Concise Prose. Enough Said.
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Short Fiction
By John W. Sexton

Mrs. Frobisher's Significant Moment
Girl In The River Sallies
The Marsh Drains Into The Deep


Mrs. Frobisher’s Significant Moment

The end of the world had started slowly, in the month of September, in Mrs. Frobisher’s garden. It had started in a small way, as all big things start.

She had been watching from her bedroom window, one cold, bright morning as the sun lit the tall boundary fence, when she noticed the color falling from the apples. As she had watched, they turned from red to a watery paleness. She stood up from her writing desk and leant forward, reasoning at first that it was just a trick of the sunlight, but could see quite clearly that the apples were colorless. As she continued to stare at the tree an apple fell from its branch and landed in the tall, uncut grass. A wave of pallor swept over the grass, through the entire lawn, until it was no longer green.

Mrs. Frobisher made her way from the bedroom and down the stairs to the back door. Through the glass window above the back door she could see a blackbird turning a chalky white, its orange beak shading into a dull ecru like old porcelain. The bird flew up into the sky, which Mrs. Frobisher could see was no longer blue, or grey, or anything. It was simply as if the sky was no longer there, as if she was looking into the purest nothing.

That evening the local vicar, Reverend D’Vere, called on Mrs. Frobisher with the parish council. As they sat at her kitchen table Mrs. Frobisher had great difficulty in making them out, blending as they did with everything else.

“We’re very concerned about the Fete on Saturday, Mrs. Frobisher,” announced the vicar from somewhere to her left.

“Excuse me, Vicar?” said Mrs. Frobisher, whose concentration had begun to wane.

“The Fete on Saturday. We’re very worried about it. Mrs. Bates was to be making the RhubarbTarts, but the rhubarb has gone off.”

“Gone off, Vicar?”

“Yes,” chimed in Mrs. Bates. “It’s got some sort of blight or something. Gone terribly pale, it has.”

Mrs. Frobisher sat in a daze. The whole world was becoming completely pallid and all they had noticed was a lack of color in the rhubarb.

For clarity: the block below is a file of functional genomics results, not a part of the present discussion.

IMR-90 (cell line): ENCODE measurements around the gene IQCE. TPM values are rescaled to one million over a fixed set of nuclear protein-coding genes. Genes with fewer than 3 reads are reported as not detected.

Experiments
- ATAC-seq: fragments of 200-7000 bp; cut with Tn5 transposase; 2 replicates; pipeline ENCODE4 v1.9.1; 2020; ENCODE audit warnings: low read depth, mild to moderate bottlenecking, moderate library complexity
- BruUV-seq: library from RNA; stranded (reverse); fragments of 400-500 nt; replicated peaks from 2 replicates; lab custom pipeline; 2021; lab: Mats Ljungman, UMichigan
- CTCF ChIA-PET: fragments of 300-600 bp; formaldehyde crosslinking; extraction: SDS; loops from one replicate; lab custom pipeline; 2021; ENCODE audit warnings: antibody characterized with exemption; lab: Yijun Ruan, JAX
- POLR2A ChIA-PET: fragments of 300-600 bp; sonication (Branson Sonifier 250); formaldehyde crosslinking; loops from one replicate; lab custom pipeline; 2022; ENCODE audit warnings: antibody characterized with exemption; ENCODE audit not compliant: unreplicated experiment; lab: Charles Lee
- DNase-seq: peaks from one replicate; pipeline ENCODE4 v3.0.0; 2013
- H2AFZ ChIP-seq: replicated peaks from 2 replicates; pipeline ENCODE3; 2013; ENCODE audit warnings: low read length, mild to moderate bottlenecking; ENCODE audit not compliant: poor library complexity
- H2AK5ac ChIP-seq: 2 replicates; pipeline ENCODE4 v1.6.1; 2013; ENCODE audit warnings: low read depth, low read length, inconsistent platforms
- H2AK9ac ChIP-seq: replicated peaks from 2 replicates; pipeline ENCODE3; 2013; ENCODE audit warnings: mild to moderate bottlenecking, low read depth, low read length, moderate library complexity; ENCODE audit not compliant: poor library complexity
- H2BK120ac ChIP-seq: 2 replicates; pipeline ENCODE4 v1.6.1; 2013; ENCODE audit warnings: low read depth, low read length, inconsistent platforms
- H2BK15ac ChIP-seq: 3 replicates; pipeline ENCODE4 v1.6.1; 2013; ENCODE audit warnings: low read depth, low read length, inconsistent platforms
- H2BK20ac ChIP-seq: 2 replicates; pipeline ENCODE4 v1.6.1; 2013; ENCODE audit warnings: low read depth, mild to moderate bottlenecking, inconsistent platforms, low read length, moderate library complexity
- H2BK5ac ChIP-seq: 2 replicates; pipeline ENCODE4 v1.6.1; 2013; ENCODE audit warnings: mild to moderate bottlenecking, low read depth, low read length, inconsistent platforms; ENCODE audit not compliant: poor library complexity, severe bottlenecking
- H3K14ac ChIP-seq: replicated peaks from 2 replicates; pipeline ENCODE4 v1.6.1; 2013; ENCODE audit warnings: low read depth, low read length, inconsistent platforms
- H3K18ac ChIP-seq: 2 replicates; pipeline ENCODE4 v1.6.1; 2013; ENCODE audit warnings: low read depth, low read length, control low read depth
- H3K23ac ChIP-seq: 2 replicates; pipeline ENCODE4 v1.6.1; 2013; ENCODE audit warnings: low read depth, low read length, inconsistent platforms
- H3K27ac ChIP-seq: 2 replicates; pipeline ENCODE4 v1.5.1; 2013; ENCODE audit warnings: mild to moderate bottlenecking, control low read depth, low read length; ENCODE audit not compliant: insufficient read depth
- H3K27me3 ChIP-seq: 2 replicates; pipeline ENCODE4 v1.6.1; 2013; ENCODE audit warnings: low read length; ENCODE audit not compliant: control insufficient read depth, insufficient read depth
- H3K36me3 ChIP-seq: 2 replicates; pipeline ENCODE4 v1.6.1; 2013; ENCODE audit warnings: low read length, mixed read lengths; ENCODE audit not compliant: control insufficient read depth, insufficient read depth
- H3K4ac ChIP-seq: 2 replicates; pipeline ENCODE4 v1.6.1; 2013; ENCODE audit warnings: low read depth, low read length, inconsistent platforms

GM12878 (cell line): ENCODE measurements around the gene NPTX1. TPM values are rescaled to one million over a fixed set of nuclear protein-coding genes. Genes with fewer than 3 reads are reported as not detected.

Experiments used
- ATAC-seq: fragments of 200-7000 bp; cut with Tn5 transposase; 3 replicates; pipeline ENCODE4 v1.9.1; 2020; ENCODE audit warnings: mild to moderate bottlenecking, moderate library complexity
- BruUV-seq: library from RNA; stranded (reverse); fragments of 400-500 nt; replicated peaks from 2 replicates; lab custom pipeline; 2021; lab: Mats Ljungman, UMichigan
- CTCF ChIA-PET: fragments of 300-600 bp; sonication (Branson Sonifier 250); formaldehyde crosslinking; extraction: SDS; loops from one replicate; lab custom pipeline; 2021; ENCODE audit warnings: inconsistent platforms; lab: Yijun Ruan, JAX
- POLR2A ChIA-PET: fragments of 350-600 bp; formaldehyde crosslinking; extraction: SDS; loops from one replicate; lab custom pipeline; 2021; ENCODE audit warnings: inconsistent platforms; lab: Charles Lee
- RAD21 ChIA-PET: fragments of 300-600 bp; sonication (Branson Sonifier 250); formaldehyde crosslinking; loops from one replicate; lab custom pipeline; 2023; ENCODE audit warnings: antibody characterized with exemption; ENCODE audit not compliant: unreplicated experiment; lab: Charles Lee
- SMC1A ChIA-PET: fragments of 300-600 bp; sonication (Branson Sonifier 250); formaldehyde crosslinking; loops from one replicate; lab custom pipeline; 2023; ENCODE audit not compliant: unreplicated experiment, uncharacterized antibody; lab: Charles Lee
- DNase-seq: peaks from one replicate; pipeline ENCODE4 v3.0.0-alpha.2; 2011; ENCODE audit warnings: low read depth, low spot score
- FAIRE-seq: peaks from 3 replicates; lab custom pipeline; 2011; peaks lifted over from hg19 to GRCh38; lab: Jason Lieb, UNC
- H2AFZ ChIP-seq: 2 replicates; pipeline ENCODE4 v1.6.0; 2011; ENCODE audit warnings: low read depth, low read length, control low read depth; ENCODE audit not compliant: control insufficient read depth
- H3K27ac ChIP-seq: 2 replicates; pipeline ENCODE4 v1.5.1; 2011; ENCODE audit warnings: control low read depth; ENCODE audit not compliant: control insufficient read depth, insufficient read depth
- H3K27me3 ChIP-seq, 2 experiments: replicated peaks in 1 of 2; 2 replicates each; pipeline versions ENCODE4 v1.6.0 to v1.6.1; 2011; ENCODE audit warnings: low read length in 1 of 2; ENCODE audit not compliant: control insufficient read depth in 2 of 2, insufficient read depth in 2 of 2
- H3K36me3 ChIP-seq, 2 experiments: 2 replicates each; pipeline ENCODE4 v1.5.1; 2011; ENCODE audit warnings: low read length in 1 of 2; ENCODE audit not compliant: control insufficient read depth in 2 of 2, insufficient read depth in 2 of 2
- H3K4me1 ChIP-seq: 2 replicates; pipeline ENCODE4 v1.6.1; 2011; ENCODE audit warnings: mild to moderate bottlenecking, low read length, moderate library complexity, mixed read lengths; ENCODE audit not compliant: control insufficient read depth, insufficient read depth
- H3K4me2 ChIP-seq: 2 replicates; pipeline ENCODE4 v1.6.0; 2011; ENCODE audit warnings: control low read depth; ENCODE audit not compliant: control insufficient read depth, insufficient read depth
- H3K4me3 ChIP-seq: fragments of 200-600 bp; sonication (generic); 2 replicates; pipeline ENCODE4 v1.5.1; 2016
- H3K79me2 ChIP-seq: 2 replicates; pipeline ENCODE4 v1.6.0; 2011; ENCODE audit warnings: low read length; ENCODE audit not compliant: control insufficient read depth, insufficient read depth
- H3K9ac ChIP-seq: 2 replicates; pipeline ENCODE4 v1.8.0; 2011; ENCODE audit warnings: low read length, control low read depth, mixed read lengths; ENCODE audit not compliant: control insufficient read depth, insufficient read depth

Mrs. Frobisher fumbled at the table, trying to find the teapot, which she eventually located by its heat. Finding a teacup with a gentle sweep of her free hand she began to carefully pour a cup of tea. The tea, she noticed, was almost unnoticeable, and she had to guess when the cup was full, for fear she would spill it over the table.

And that, basically, was the beginning of the end of the world. A lot more happened after that, but nobody could really tell exactly what.


Photo "Apple" courtesy of Liana Myburgh, East London, South Africa.

Girl In The River Sallies

For seven nights in a row he dreamt of an old man building a cage of thistles in the rough fields beside a river. As the old man worked, his hands torn from the handling, gray thistle seeds, like feathered moons, rose out from the cage. All the time that he worked the old man sang a song, just one verse over and over:

You speak the speech of muted stones,
your face is passive, hard;
no birdsong tumbles from your tongue
but birdsong ’s what I’ve heard

He had no idea what the dream meant. Each morning he would wake, the pale yellow walls of his room brightening in the sunlight, and would ponder the dream. But after the seventh night’s dream he went from the house with nothing in his pockets but the space for his hands and took the overgrown lane into the village. Beyond the village he asked a jackdaw for directions, not expecting an answer because he was only fooling, and no answer did he get.